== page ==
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Publication numberUS4054766 A
Publication typeGrant
Application numberUS 05/649,206
Publication dateOct 18, 1977
Filing dateJan 15, 1976
Priority dateJan 15, 1976
Publication number05649206, 649206, US 4054766 A, US 4054766A, US-A-4054766, US4054766 A, US4054766A
InventorsJohn J. Kramer
Original AssigneeRockwell International Corporation
Export CitationBiBTeX, EndNote, RefMan
External Links: USPTO, USPTO Assignment, Espacenet
Portable tool switch structure
US 4054766 A
An electric switch is disclosed having a pivotal operating member which carries one contact and also includes biasing means to normally bias the switch to the "off" position.
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WHAT is claimed is:
1. In a manually-manipulable, portable electric power tool, the combination comprising:
a. a handle having an aperture formed therein;
b. an electric switch housed completely within said handle, protected from external exposure, and having "on " and "off" positions; and
c. a trigger member mounted within said handle, said trigger member being molded from a plastic material having high di-electric properties and a degree of inherent resiliency, and comprising:
1. pivoting means for mounting in recesses in said handle of said power tool;
2. a finger-engaging portion protruding through said aperture;
3. a leg portion with retaining means for mounting one contact of said electric switch;
4. a second leg portion adapted to engage wall members of said handle;
d. whereby inward depression of said finger-engaging portion produces pivotal movement of said trigger in said handle and thereby moves said one contact into engagement with another electrical contact fixedly mounted in said handle; and
e. whereby, during said inward depression, said second leg portion engages said wall member and flexes, due to the resiliency of the plastic material;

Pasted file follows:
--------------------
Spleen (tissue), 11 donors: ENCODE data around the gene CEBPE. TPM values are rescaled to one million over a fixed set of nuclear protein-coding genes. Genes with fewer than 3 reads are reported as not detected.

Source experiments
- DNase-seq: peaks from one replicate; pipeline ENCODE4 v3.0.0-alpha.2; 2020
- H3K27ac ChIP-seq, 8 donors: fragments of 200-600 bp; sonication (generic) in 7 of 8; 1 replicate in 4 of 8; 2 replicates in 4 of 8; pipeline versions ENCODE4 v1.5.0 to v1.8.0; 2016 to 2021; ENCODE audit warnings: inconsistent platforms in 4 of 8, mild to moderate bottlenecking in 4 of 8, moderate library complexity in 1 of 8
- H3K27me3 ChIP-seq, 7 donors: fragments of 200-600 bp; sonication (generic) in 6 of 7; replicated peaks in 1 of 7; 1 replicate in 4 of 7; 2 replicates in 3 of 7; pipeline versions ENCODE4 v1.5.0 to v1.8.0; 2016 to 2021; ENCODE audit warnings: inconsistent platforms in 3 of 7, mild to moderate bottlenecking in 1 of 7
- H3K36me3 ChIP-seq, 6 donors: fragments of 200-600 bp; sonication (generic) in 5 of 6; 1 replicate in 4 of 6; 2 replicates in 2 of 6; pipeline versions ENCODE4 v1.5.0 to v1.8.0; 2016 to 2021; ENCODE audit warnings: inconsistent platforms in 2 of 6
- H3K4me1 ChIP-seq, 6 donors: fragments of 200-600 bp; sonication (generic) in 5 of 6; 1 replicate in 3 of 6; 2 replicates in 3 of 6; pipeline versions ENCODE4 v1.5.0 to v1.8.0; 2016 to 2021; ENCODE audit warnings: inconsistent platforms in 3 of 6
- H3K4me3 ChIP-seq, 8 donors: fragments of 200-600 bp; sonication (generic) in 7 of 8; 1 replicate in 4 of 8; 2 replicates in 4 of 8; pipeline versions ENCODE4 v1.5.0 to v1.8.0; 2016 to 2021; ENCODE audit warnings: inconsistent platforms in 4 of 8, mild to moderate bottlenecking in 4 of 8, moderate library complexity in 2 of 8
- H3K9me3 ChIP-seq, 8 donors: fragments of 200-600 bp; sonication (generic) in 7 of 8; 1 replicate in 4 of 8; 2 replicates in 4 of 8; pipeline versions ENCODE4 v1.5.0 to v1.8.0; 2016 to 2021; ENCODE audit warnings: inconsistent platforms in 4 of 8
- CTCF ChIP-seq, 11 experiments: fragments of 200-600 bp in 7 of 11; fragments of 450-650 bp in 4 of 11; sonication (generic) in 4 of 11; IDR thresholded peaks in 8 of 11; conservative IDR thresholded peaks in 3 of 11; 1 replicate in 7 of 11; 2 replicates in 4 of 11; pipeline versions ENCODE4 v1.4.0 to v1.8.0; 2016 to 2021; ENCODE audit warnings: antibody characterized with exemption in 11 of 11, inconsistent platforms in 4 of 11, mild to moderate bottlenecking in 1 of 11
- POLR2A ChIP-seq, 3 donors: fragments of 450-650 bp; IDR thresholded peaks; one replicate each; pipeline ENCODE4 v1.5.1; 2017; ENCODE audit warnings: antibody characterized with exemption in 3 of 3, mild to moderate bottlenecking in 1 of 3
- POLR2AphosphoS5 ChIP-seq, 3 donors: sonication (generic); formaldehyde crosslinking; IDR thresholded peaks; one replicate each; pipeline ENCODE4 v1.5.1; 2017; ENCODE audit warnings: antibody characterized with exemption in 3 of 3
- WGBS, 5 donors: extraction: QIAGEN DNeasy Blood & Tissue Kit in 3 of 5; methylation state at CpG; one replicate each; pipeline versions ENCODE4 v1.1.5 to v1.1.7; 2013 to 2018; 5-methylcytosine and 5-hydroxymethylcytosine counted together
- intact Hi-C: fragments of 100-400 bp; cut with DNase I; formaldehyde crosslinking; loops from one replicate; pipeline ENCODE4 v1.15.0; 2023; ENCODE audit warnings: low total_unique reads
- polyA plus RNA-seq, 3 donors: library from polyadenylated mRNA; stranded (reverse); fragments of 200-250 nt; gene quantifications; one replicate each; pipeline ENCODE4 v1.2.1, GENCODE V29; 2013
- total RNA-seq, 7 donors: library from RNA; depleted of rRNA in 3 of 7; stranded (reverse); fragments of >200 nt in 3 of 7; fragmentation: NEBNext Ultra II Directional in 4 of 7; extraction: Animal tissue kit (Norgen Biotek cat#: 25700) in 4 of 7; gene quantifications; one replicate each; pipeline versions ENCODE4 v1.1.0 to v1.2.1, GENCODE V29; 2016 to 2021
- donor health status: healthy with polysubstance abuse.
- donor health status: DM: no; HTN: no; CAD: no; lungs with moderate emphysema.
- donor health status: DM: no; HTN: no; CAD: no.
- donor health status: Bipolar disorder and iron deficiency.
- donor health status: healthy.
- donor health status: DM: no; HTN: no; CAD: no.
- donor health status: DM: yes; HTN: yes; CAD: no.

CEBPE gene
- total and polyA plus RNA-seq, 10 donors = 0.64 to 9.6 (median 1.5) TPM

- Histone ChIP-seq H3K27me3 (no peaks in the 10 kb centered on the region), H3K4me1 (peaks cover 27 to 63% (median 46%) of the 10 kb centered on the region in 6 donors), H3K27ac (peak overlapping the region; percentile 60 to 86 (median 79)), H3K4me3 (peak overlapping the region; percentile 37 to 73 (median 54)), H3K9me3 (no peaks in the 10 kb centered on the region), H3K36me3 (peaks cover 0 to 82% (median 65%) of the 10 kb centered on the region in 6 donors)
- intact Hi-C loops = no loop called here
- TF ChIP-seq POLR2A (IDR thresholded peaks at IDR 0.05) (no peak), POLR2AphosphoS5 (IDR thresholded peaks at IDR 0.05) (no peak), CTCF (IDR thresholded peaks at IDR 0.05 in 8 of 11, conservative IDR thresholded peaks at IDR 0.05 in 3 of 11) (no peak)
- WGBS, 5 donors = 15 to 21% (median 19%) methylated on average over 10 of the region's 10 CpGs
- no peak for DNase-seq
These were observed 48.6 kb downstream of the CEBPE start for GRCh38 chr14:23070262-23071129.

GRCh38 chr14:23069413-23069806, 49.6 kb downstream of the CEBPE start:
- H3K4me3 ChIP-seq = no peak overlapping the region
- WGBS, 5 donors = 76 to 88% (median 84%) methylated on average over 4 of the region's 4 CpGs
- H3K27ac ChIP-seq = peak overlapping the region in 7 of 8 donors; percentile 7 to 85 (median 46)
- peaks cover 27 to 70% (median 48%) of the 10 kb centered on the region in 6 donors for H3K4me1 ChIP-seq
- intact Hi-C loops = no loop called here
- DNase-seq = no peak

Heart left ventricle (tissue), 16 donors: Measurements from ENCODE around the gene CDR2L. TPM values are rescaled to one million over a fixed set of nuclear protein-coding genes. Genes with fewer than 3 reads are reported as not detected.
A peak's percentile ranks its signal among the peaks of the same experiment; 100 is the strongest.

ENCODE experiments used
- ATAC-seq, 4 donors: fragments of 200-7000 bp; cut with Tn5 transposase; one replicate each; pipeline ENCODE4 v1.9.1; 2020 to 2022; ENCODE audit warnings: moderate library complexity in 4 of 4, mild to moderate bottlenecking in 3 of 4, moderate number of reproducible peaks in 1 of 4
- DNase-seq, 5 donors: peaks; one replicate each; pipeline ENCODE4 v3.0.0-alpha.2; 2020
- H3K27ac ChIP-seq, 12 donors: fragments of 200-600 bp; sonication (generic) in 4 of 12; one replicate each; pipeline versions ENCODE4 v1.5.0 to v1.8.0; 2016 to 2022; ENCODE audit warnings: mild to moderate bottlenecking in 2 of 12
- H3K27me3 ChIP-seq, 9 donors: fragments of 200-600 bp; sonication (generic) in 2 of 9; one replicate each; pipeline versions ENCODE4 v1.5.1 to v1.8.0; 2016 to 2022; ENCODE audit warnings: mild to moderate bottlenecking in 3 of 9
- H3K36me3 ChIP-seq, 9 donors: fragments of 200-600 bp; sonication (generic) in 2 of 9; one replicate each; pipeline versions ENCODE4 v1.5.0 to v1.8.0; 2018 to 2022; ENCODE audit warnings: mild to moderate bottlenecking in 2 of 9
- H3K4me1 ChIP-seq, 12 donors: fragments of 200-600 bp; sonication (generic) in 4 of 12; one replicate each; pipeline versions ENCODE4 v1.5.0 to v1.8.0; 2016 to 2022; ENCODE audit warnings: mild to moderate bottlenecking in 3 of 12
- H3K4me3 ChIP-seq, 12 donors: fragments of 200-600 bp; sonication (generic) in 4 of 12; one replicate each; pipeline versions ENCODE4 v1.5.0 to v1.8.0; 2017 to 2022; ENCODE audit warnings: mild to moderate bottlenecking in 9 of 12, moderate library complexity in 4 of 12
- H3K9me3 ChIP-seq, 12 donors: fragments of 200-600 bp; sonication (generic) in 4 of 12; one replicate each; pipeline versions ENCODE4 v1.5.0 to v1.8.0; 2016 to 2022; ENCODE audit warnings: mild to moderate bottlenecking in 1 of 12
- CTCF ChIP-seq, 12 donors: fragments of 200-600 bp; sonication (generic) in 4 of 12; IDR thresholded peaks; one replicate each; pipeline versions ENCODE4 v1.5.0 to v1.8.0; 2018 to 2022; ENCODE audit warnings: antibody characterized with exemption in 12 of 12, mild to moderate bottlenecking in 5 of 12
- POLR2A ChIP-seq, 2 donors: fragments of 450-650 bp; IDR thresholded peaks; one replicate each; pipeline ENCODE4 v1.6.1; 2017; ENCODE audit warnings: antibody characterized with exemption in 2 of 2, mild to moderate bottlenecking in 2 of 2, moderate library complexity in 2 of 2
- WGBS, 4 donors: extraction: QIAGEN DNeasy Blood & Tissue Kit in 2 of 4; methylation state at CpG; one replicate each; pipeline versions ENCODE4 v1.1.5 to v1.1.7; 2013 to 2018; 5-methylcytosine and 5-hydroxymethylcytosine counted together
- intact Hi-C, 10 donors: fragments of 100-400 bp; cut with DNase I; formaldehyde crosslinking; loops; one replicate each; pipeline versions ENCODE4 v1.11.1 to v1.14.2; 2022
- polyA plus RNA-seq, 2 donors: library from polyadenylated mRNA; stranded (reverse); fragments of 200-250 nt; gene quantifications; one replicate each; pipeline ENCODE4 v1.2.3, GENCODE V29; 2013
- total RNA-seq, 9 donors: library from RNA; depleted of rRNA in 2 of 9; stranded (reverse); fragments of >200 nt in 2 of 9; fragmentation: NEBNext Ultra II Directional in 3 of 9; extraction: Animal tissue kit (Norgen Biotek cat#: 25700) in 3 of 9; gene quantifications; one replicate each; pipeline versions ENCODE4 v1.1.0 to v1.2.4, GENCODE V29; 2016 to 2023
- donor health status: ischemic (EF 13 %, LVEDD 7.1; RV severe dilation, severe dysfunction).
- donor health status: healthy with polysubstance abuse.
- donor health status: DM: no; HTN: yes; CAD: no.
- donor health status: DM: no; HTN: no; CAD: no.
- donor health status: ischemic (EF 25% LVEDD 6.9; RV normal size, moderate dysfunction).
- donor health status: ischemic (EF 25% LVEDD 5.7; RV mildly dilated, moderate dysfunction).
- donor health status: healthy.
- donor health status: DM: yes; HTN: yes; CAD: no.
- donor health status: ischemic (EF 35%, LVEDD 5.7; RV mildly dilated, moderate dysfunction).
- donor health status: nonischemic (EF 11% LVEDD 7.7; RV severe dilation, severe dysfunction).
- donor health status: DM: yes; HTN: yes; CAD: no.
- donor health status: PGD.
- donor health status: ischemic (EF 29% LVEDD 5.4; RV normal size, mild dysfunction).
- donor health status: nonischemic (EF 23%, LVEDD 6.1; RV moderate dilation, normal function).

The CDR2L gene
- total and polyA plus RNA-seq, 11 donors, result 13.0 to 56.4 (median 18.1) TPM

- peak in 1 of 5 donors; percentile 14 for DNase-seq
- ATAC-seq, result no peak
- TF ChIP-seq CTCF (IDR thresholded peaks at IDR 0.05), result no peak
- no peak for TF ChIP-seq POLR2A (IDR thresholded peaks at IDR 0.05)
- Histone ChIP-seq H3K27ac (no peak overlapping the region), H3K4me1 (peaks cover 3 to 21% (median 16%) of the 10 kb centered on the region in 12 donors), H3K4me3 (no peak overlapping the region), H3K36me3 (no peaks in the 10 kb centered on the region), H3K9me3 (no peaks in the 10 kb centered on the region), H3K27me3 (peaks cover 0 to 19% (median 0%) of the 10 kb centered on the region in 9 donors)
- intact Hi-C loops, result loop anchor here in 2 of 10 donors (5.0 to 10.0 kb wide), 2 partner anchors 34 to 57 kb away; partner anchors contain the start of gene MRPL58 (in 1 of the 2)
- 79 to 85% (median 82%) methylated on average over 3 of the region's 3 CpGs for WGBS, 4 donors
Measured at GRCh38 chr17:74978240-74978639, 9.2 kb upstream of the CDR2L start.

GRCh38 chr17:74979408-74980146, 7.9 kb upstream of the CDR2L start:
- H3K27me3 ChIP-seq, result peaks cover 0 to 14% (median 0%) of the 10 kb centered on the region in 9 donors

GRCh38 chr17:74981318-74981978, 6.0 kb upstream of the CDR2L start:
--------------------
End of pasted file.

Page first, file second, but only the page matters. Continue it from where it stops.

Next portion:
f. thereby providing a biasing force to move said actuator member to its initial position upon release of finger pressure, causing separation of
said electrical contacts and interrupting power to the tool. 2. The combination of claim 1, wherein stop means is integrally molded in said handle to limit the pivotal movement of said actuator in the "off" position.
3. An electrical switch assembly for a power tool, comprising a trigger member formed from an electrically non-conductive material and adapted to be pivotally mounted in the housing of a tool for movement between a first and second position, the trigger member having a finger engaging portion adapted to project outwardly through an opening in the housing and an integral leg adapted to project inwardly, and having a first electrical contact mounted thereon whereby the contact will move in an arcuate pathway when the trigger member is pivoted between the first and second positions, a second electrical contact mounted in a fixed location within the housing in the path of the movement of the first contact such that pivotal movement of the trigger member to the second position operates to place the contacts in engagement to complete an electrical circuit.
4. The switch assembly of claim 3 further including biasing means normally biasing the trigger member to the first position, and the biasing means including an integral, flexible portion of the trigger member.
5. The switch assembly of claim 4, wherein the flexible portion is adapted to move inwardly as the trigger member is pivoted from its first to its second position, and further including means within the housing for guiding the flexible portion and causing it to flex as it moves inwardly.

In this disclosure, a low-cost drill utilizing an electrical switch of novel design is described. Prior switches have been complicated, cumbersome and expensive. The most pertinent prior art uncovered by applicant, U.S. Pat. No. 3,676,627, uses a separate spring element which also carries a contactor. The present invention, by contrast, uses an integral portion of the switch as a biasing means, and further utilizes a preformed leg portion of the switch for retaining one of the electrical contacts.


It is a principal object of this invention to provide a pivotable, finger-operated switch which is economical to manufacture, easy to assemble and dependable in operation.

It is a further object to provide a switch which utilizes standard electrical fittings for contact members.

It is another object of this invention to utilize the inherent resiliency of plastic materials having high di-electric properties in the operation of a power tool.